9 Comments

  1. Posted January 27, 2011 at 12:00 pm | Permalink

    Metadata has a “less than cool reputation”? And the height of this uncoolness is “solitary librarians checking ISBN numbers in their card catalogues”?? If this is truly a publishing perspective, then publishing is in a worse situation than I had feared! Please tell me its not so!

  2. Posted January 27, 2011 at 12:12 pm | Permalink

    So… Ms. Johnson, do you actually know any librarians? Just curious about the source of your negativity.

  3. Hannah Johnson
    Posted January 27, 2011 at 12:44 pm | Permalink

    I do know some librarians, and their knowledge of organizing and finding information far exceeds what most publishers care to know. No negativity was intended towards librarians. And I do appreciate your feedback on this issue.

    The reference to “card catalogues” was meant to show that perceiving metadata as “less-than-cool” is antiquated, which I believe it is. As more readers turn to search and online sources to find books, organizing this information and making it discoverable is a crucial component to marketing and selling books.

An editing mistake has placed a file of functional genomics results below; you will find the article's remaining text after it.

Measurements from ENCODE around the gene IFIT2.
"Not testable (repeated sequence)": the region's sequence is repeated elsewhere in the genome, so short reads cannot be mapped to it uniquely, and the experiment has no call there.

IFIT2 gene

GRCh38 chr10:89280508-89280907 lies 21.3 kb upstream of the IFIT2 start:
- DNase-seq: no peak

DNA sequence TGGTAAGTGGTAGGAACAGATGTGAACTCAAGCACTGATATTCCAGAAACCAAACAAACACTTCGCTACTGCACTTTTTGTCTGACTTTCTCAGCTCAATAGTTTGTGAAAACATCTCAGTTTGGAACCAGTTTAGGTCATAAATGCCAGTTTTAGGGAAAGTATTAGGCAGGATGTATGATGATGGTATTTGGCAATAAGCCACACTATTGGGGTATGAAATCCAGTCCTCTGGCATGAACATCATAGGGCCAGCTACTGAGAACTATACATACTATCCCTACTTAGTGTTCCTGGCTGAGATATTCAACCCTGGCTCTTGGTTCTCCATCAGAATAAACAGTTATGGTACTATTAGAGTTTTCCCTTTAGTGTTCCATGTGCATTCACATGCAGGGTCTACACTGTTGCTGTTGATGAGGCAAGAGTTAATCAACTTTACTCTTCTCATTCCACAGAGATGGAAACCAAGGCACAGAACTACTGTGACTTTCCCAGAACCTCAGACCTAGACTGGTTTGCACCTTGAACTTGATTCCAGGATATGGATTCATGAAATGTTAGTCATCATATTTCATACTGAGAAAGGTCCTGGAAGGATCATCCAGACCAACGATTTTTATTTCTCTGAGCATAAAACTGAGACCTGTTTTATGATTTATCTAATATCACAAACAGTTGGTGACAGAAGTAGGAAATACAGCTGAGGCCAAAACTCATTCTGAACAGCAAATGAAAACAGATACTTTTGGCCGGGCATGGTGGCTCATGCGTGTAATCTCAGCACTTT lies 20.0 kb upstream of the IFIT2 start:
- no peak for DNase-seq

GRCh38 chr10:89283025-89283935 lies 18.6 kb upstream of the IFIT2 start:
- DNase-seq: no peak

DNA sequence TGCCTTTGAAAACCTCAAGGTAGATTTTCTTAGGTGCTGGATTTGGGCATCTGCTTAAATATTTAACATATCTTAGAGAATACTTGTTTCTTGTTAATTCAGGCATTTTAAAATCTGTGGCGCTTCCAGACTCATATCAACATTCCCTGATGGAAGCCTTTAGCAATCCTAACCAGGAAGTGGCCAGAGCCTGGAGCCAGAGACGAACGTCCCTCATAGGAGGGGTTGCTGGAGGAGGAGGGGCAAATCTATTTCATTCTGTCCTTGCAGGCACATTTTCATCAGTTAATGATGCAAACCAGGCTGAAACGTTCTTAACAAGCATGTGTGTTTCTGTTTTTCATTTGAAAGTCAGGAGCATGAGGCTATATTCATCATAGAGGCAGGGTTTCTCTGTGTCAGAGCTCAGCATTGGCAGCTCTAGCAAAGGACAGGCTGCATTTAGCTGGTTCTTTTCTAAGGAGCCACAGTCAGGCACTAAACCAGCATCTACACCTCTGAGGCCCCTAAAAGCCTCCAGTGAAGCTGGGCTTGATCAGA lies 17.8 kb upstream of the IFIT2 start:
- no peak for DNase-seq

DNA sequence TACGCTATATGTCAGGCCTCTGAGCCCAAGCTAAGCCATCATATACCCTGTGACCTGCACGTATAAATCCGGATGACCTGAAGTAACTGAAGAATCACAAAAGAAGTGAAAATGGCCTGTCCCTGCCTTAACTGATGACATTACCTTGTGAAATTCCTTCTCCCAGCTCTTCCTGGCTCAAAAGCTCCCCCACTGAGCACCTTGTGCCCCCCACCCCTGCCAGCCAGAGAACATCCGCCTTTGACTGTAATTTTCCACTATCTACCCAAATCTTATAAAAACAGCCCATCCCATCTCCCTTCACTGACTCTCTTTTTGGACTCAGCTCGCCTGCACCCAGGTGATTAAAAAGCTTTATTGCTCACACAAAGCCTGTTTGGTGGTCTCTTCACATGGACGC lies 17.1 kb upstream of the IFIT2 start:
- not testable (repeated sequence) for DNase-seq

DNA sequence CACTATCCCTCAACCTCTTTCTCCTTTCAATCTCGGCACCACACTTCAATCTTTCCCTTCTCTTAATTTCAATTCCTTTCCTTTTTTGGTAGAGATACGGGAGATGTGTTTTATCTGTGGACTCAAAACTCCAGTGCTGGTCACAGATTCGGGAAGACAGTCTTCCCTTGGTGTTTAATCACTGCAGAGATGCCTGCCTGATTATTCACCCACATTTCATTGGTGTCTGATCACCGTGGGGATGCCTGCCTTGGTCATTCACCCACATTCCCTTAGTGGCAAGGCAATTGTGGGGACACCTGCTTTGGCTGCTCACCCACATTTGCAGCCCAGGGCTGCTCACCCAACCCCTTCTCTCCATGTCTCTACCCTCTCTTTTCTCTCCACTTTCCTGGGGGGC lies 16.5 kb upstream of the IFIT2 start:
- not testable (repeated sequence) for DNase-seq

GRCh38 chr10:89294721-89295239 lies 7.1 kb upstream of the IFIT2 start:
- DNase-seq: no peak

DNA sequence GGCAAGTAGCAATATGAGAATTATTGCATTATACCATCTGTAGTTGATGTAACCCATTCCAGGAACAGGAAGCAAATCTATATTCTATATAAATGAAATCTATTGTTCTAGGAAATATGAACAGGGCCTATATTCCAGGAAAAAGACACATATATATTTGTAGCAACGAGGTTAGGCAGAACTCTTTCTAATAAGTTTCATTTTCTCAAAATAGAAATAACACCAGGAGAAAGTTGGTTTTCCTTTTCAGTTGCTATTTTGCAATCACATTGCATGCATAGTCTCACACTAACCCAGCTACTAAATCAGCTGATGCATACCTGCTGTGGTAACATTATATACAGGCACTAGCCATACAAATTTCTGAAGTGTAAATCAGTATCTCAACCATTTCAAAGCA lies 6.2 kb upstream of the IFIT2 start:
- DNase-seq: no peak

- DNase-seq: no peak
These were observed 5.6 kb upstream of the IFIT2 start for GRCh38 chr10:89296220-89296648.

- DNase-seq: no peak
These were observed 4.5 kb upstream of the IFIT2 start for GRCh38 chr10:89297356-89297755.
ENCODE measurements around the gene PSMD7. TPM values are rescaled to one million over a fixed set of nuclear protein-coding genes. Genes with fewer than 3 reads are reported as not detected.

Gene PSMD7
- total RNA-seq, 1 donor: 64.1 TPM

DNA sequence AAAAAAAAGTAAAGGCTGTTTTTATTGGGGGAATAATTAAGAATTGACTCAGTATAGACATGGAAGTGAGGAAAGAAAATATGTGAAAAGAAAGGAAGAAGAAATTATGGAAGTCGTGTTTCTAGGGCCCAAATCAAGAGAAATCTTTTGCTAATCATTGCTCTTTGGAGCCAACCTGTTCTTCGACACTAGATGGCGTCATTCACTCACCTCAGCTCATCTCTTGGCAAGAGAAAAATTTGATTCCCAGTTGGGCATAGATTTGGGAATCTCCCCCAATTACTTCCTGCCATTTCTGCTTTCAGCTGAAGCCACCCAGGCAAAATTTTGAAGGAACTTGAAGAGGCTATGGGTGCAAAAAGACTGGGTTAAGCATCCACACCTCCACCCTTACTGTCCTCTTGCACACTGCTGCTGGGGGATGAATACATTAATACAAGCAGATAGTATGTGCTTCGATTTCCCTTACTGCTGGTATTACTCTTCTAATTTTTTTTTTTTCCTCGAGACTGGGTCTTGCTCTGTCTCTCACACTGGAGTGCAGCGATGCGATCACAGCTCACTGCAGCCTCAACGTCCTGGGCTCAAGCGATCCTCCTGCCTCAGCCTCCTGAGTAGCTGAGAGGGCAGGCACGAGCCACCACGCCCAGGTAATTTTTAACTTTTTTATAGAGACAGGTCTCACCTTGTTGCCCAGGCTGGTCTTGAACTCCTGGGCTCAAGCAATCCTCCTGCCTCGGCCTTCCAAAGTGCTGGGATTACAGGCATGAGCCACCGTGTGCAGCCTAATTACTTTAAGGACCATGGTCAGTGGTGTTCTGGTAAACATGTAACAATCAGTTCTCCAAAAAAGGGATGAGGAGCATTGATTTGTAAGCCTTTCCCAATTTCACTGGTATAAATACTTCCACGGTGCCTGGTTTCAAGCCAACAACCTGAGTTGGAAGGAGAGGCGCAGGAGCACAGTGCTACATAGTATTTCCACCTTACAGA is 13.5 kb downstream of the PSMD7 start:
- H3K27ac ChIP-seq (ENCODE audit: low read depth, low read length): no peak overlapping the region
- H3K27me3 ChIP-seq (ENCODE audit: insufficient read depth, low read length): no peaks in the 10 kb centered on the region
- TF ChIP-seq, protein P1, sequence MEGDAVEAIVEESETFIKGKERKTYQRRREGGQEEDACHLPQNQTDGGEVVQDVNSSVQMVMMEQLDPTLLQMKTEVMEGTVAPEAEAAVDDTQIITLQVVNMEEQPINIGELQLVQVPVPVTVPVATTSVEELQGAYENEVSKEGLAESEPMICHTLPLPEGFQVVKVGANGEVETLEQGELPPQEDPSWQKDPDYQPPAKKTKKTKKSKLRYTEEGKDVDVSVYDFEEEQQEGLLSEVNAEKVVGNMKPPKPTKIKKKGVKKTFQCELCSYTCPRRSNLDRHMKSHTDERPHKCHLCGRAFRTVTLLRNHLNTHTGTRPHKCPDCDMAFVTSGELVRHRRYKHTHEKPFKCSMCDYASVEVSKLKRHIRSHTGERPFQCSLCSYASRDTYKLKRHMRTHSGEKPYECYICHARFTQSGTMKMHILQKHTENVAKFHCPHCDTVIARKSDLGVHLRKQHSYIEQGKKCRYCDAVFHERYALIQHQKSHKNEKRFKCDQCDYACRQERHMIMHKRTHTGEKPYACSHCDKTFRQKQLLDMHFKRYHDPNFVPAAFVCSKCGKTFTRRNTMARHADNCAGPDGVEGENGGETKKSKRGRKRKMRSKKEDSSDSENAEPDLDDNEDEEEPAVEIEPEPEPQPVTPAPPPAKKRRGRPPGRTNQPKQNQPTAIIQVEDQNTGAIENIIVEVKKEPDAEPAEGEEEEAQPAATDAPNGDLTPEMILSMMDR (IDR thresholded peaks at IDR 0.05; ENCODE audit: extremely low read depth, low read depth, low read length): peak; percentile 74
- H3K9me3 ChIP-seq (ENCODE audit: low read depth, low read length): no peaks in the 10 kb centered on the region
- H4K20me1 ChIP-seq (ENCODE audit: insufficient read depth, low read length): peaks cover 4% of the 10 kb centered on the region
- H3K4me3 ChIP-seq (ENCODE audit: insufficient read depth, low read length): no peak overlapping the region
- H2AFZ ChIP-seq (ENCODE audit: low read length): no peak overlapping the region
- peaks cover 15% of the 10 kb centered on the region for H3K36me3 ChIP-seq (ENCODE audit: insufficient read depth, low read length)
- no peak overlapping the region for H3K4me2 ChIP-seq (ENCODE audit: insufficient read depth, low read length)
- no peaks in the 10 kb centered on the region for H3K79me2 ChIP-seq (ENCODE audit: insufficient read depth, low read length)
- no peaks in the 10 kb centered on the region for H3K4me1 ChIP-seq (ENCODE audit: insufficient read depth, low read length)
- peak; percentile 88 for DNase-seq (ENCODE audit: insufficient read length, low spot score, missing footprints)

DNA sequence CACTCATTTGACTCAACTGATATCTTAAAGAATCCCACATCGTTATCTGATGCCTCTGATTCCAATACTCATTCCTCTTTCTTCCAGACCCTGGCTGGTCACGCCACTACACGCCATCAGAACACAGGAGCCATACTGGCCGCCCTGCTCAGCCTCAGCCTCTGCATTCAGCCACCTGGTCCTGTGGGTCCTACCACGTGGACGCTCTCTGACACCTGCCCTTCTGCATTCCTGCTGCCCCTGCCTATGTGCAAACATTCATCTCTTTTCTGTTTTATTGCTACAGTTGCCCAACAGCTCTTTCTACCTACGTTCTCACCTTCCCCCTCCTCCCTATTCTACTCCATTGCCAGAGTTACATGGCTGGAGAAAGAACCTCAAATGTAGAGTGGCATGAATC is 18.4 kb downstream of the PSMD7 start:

My impression in talking to some publishing folk is that they would rather spend time with the text and the ideas in the text than with the metadata, which in the past, has been their primary role. But that is no longer the case. Everyone in the supply chain uses metadata and needs to be involved in making sure it is accurate and helpful.